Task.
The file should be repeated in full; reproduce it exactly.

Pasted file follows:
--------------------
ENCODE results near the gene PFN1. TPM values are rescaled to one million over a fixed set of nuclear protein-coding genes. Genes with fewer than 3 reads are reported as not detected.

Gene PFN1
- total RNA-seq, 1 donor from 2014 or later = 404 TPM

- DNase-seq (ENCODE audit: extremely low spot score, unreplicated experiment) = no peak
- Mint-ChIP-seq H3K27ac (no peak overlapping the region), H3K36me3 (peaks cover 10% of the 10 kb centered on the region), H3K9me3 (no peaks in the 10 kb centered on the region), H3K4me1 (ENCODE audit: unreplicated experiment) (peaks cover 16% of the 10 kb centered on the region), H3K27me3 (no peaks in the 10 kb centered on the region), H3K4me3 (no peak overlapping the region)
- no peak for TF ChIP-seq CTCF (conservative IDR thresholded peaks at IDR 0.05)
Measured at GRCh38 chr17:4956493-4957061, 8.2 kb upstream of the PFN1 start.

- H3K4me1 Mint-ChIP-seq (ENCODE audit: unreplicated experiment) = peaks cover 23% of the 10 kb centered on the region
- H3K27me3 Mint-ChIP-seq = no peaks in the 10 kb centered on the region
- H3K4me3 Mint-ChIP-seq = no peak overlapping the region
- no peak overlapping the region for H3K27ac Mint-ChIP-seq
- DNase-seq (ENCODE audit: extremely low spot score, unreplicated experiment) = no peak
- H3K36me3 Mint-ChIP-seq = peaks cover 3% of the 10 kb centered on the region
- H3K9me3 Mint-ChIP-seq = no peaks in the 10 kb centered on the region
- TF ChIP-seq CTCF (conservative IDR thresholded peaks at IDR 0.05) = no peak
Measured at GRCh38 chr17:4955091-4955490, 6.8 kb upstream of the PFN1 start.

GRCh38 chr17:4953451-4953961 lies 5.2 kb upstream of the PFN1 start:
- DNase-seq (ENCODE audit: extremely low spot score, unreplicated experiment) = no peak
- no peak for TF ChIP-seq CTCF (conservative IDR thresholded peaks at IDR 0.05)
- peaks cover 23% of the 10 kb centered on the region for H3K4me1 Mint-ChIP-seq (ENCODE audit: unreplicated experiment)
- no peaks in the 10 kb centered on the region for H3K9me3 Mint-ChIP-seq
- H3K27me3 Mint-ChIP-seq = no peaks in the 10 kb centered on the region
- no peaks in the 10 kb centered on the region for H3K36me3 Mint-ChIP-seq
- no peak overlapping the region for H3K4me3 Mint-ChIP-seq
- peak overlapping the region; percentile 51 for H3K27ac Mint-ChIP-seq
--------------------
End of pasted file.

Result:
ENCODE results near the gene PFN1. TPM values are rescaled to one million over a fixed set of nuclear protein-coding genes. Genes with fewer than 3 reads are reported as not detected.

Gene PFN1
- total RNA-seq, 1 donor from 2014 or later = 404 TPM

- DNase-seq (ENCODE audit: extremely low spot score, unreplicated experiment) = no peak
- Mint-ChIP-seq H3K27ac (no peak overlapping the region), H3K36me3 (peaks cover 10% of the 10 kb centered on the region), H3K9me3 (no peaks in the 10 kb centered on the region), H3K4me1 (ENCODE audit: unreplicated experiment) (peaks cover 16% of the 10 kb centered on the region), H3K27me3 (no peaks in the 10 kb centered on the region), H3K4me3 (no peak overlapping the region)
- no peak for TF ChIP-seq CTCF (conservative IDR thresholded peaks at IDR 0.05)
Measured at GRCh38 chr17:4956493-4957061, 8.2 kb upstream of the PFN1 start.

- H3K4me1 Mint-ChIP-seq (ENCODE audit: unreplicated experiment) = peaks cover 23% of the 10 kb centered on the region
- H3K27me3 Mint-ChIP-seq = no peaks in the 10 kb centered on the region
- H3K4me3 Mint-ChIP-seq = no peak overlapping the region
- no peak overlapping the region for H3K27ac Mint-ChIP-seq
- DNase-seq (ENCODE audit: extremely low spot score, unreplicated experiment) = no peak
- H3K36me3 Mint-ChIP-seq = peaks cover 3% of the 10 kb centered on the region
- H3K9me3 Mint-ChIP-seq = no peaks in the 10 kb centered on the region
- TF ChIP-seq CTCF (conservative IDR thresholded peaks at IDR 0.05) = no peak
Measured at GRCh38 chr17:4955091-4955490, 6.8 kb upstream of the PFN1 start.

GRCh38 chr17:4953451-4953961 lies 5.2 kb upstream of the PFN1 start:
- DNase-seq (ENCODE audit: extremely low spot score, unreplicated experiment) = no peak
- no peak for TF ChIP-seq CTCF (conservative IDR thresholded peaks at IDR 0.05)
- peaks cover 23% of the 10 kb centered on the region for H3K4me1 Mint-ChIP-seq (ENCODE audit: unreplicated experiment)
- no peaks in the 10 kb centered on the region for H3K9me3 Mint-ChIP-seq
- H3K27me3 Mint-ChIP-seq = no peaks in the 10 kb centered on the region
- no peaks in the 10 kb centered on the region for H3K36me3 Mint-ChIP-seq
- no peak overlapping the region for H3K4me3 Mint-ChIP-seq
- peak overlapping the region; percentile 51 for H3K27ac Mint-ChIP-seq